“So this is only a political argument … in order to subdue this territory by force,” Smirnov continued. “I don’t think this is going to work.” There was a World Trade Center statuette, five inches tall, sitting on the corner of his desk. He pointed at it and mouthed the code words of the only political argument that really mattered anymore. “I think that New Yorkers will understand me. When all people have gone through a fratricidal war because of nationalists, such people understand best the price of a peaceful life.” There was silence as Smirnov played out the Transdniester shell game: You say weapons; I say liberty and the pursuit of seeing eye to eye.

History is never so simple. In the late 80s, the Moldovans courted a union with Romania. But they were conning themselves if they thought they could exit the world’s greatest land empire on their own terms. With a green light from the Kremlin, Transdniester seceded from Moldova. Moldova then left the U.S.S.R., and all the shouting turned into fighting. The Russian Army carried the day for Transdniester in the 1992 war, allowing Moscow to extend a middle finger at Moldova, which has been bled white through the loss of its industry, about half of which is located on the other side of the Dniester River.

BUT LET’S TALK about girls. Although Transdniester shares Moldova’s reputation as a top European supplier-state of sex slaves, there are still women left behind in Tiraspol, Transdniester’s capital. You’ll quickly discover, however, that many of them live with their “grandmothers,” who are “really strict” about their appointments. You’ll meet one of these girls at a dive called Sherry, a tinseled room with sweet champagne and banditti in bad haircuts. She says she’s a cosmetologist, and she’s looking for lip gloss in her handbag, digging past the eyeliner and the German-made pistol.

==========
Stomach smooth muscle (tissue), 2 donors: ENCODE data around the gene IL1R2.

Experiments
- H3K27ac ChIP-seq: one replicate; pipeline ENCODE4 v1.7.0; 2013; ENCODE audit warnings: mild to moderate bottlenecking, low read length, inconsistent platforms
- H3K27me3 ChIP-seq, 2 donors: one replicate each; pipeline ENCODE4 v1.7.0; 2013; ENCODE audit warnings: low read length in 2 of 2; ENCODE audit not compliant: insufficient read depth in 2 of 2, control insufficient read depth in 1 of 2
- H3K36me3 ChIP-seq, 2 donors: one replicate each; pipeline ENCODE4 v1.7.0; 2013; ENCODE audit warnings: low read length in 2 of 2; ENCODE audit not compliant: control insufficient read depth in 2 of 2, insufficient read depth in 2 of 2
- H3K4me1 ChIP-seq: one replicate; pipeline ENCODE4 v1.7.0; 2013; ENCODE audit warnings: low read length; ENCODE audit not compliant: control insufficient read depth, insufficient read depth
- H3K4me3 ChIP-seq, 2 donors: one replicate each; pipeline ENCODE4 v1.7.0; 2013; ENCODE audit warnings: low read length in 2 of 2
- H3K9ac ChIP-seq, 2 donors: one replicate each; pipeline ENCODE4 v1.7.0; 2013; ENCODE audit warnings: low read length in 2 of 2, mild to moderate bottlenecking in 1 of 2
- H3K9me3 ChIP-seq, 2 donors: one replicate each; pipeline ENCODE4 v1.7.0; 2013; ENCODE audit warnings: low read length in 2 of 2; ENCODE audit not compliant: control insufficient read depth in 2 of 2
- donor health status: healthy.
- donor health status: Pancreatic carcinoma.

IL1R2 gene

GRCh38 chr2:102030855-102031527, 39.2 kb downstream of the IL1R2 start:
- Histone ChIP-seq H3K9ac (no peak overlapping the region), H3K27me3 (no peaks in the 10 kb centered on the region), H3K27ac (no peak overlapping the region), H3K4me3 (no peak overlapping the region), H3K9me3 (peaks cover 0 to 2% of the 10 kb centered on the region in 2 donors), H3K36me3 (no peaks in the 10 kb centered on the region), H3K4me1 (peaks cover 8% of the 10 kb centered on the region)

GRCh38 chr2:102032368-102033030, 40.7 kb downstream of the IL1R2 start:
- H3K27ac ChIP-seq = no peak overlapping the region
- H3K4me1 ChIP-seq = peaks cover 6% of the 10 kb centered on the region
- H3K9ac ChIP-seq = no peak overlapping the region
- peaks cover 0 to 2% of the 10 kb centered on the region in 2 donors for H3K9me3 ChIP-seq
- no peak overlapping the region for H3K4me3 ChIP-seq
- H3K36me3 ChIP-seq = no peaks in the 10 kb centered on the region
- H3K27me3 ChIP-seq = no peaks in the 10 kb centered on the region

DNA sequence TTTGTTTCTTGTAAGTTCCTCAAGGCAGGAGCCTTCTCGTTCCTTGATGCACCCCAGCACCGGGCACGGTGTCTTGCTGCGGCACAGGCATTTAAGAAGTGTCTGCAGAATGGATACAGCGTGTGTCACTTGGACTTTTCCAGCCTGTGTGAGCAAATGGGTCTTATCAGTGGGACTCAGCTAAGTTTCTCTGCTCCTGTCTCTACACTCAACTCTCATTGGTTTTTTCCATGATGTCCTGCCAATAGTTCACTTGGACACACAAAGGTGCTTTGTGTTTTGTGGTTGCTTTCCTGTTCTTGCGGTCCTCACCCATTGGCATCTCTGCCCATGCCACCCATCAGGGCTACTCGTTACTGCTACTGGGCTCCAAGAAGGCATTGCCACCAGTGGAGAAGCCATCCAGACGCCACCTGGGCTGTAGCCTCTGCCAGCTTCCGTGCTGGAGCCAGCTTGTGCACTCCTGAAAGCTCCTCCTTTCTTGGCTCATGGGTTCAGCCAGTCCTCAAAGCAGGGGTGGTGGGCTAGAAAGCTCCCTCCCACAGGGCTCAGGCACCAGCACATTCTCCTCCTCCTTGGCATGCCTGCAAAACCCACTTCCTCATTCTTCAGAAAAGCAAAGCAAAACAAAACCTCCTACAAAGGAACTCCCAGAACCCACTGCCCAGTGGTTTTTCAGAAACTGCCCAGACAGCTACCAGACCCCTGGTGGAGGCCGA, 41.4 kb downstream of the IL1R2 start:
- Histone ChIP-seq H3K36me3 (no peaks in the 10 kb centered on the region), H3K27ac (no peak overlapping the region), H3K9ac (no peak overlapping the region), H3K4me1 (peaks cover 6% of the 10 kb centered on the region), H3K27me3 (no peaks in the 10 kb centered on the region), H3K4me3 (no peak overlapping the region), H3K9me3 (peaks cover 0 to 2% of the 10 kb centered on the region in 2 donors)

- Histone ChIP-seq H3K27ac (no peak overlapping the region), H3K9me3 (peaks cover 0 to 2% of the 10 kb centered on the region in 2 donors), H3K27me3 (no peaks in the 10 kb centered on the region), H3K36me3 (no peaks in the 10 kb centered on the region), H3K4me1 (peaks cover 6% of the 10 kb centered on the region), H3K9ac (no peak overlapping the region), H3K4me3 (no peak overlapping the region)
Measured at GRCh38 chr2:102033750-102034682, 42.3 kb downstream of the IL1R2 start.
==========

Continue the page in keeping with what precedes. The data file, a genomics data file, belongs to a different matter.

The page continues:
She claims she used it once, the gun, shooting three guys in the face outside Sherry when they tried to stuff her in a car. It’s a small town, but she can’t remember hearing about them after that.

The end is never far away. In fact, the cosmetologist’s cat just died. Fake pet food, so they say, is killing the house cats inside a couple days. Transdniester isn’t authorized to use Moldova’s customs stamps, which creates a universe of counterfeit goods both coming and going, the trash that finds its way into the territory palmed off on the patsies who live here. Everything’s phony: Coke, Snickers, shampoo, perfume. The beer smells like soap, and the cigarettes taste like gravel from the road. People don’t get too attached, and trust is something they don’t expect or extend.

A blizzard has kicked up beyond the windows at Sherry. Visibility is at 50 yards, and the streets exist in the pale yellow of the remaining streetlamps, which shoot light through the snowflakes that twist above the parked cars. The statue of Lenin downtown looks like he’s squinting into another difficult winter.

In these conditions, Transdniester becomes even more isolated, landlocked and off the radar. Moods grow foul and bad ideas germinate. The train to Odessa has been canceled. All roads to Moldova are blocked. Everyone is cold and gray and suspicious. They weren’t friendly in the Old West either.

A woozy figure walks into the line of a car, which swerves wildly to avoid contact. Suicide may seem like a good idea, until you get a look at the cemetery full of bent-nail headstones. Then even cashing out looks depressing.